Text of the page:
Thumbs up to you for being the sort of dog owner that is willing to do your own research and gather the facts. Many do not bother. I 'thought' I had it bad with my puppies having to do the potty breaks every three to four hours during the day but you got it much worse at every 30 minutes...

Here is some reading for you from Laura J. Sanborn, M.S.

http://www.dogsnaturallymagazine.com/long-term-health-risks-benefits-spay-neuter-dogs/

Don't be shy about seeking out a different Vet to consult with after you have finished gathering your information. One thing I have learned over the years is that different Vets are often very skilled at different things depending on what they are interested in and it often pays to know more than a few. Same thing applies to the tools they may have available at their clinics... A Vet that has an 'interest' in teeth is likely to have very nice tools / equipment for that sort of work as compared to one that has little interest in that sort of thing. Both may offer teeth cleaning 'services' but the one with the better tools and more interest in that area is much more likely to do a better job.

Marshall's picture
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Joined: 2017-09-23

He did much better yesterday. Not sure if it is/was a stress issue or due to a second day on antibiotics.

The vet said she didn’t believe that he had a UTI but prescribed a round of Amoxicillin as a punt in case there was something underlying she missed. He did have one accident yesterday (loss of control) and a new behavior in that he would seem to lose control while outside on the way to his “area” to do his business.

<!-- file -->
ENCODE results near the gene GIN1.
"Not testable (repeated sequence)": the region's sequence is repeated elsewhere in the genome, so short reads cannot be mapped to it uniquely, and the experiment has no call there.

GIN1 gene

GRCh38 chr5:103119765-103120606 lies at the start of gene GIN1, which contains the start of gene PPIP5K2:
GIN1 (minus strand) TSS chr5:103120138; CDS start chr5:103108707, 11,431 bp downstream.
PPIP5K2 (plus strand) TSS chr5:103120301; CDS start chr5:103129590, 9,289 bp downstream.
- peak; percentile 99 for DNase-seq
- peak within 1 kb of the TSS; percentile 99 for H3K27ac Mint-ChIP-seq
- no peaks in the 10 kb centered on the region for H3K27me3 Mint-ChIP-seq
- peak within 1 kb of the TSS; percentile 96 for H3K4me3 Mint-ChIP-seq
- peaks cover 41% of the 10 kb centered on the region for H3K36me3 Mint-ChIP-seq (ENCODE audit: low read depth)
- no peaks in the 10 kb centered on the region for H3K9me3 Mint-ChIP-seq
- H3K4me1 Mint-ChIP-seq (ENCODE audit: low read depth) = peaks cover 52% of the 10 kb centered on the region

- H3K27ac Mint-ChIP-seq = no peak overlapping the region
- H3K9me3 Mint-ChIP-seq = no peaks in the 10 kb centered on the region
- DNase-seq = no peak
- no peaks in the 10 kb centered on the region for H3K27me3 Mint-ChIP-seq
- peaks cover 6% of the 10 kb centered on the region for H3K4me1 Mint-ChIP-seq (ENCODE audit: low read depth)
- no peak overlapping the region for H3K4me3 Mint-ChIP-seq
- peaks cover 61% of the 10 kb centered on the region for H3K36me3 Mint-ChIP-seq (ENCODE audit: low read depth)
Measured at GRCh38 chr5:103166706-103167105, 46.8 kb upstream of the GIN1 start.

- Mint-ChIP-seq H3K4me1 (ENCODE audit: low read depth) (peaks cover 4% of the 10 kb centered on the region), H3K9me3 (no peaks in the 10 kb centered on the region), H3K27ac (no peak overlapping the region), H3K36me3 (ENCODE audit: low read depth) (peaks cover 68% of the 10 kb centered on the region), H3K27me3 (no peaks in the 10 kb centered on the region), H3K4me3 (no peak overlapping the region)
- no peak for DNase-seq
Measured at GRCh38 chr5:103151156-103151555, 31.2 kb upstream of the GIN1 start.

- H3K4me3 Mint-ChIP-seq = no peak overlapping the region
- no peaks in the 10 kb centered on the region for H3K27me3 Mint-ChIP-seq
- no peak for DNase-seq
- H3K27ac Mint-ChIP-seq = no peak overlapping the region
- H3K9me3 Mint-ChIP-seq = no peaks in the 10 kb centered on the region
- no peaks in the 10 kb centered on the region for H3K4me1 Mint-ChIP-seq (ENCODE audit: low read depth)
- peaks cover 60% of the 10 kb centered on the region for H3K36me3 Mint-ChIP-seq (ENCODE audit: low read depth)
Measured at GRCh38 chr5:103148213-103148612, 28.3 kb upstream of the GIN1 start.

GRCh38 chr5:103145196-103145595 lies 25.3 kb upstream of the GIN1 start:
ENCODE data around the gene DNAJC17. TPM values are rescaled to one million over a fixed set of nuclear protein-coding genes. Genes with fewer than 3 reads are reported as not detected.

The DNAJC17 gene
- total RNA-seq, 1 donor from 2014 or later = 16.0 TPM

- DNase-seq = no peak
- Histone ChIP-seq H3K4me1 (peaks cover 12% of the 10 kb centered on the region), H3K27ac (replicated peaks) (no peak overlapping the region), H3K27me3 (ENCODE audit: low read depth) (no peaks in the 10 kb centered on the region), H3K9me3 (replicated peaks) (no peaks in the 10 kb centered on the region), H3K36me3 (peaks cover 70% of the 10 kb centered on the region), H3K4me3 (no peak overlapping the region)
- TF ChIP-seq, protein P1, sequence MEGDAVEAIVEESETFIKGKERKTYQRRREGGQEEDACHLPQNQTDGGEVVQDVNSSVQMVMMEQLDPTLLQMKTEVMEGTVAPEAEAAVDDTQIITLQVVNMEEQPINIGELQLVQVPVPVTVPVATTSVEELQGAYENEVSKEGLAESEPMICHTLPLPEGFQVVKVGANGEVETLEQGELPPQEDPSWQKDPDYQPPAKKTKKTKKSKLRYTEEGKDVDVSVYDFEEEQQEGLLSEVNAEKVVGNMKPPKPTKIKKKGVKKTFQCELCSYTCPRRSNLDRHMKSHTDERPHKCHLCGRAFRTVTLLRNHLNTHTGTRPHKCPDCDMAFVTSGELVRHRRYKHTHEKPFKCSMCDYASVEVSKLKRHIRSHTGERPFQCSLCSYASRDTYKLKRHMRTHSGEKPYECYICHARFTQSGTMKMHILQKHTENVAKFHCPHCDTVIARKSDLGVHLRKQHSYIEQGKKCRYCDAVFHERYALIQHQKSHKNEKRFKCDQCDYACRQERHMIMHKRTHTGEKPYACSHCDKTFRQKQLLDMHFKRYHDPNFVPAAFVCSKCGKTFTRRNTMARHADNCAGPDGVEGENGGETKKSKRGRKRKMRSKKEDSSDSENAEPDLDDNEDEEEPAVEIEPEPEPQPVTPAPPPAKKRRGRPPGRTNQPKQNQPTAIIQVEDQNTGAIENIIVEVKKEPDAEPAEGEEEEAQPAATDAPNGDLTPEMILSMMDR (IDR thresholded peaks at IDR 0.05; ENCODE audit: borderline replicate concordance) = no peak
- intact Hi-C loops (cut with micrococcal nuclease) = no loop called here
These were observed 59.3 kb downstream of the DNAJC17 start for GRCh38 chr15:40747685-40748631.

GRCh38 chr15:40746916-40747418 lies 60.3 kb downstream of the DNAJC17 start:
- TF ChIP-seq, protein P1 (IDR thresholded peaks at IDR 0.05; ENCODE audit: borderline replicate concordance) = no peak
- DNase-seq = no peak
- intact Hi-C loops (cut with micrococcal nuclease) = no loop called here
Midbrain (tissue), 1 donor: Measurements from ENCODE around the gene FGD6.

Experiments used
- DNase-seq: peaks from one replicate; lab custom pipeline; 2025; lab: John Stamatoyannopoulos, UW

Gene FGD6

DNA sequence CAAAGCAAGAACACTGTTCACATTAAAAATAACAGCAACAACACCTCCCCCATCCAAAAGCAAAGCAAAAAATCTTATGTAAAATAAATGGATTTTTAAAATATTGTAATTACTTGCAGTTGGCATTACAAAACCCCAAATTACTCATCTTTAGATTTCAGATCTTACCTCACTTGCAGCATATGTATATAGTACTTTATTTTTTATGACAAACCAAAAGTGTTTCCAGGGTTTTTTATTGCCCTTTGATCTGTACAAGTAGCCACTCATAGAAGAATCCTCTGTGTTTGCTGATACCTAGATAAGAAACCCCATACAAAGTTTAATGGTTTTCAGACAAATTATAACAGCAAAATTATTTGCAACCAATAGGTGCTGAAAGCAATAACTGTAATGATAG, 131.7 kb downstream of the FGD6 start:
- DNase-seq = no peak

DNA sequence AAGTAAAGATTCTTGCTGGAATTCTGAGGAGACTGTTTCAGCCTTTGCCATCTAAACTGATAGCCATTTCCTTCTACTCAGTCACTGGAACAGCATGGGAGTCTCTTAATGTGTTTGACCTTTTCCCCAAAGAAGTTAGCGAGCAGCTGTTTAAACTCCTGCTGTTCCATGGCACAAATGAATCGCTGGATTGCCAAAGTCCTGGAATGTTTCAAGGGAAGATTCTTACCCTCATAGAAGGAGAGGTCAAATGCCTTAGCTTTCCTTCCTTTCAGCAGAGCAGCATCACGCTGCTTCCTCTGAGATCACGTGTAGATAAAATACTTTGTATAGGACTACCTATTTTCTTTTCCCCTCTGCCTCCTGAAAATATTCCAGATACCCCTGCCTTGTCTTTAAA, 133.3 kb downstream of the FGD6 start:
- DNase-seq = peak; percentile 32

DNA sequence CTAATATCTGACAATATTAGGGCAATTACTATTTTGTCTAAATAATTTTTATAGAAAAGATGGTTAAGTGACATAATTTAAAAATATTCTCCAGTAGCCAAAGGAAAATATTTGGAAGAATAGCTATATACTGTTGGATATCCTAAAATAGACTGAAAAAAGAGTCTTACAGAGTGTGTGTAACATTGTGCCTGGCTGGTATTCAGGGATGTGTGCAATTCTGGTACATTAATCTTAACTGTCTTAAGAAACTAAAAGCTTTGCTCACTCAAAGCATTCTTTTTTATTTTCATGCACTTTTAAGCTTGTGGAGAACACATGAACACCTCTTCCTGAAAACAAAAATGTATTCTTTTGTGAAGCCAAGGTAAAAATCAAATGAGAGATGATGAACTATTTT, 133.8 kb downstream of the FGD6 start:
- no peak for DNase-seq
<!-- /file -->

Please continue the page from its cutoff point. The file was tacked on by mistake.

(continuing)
One incidence in the house is a HUGE improvement over the previous couple of days so I am hopeful we will keep improving.  

 

@DobermanGuy I appreciate the input, the article you posted is interesting to say the least. Nice to see things laid out this way. Lot to chew through so I am going back through it. I am still learning and appreciate good content.

 

I was going to start looking for a breeder in January with the hope of a puppy for me some time in 2018 but will wait to see how this new, unexpected addition settles in first. 

DobermanGuy's picture
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Joined: 2017-12-11

THAT is awesome news! Hope things continue to get better for you and hope that the new guy works out well in your home!

 

My potty training for the night involved having to stand out in the rain for about 15 / 20 minutes while one flat refused to do her poop in it. They both went pee as soon as they hit the grass and her sister was done with both (in the same rain) in less than one minute... The one girl was 'holding out' on the poop because of the rain. I got soaked, she shook most all of it off before coming back in the house, and I got no poopie out of her even though I knew darn well she 'needed' to go.

I had to take that same dog out again an hour later but she was 'really' needing to go by that point and did her business pretty quickly.

I am thankful that it was only lightly raining tonight and not a full blown thunderstorm. :)

 

I was going to start looking for a breeder in January with the hope of a puppy for me some time in 2018 but will wait to see how this new, unexpected addition settles in first. 

  

 

That is something else you could discuss with your Vet... Your vet may be able to point you in a direction of Doberman people that can help you. The more info you can gather from as many sources as possible - The better off you will be.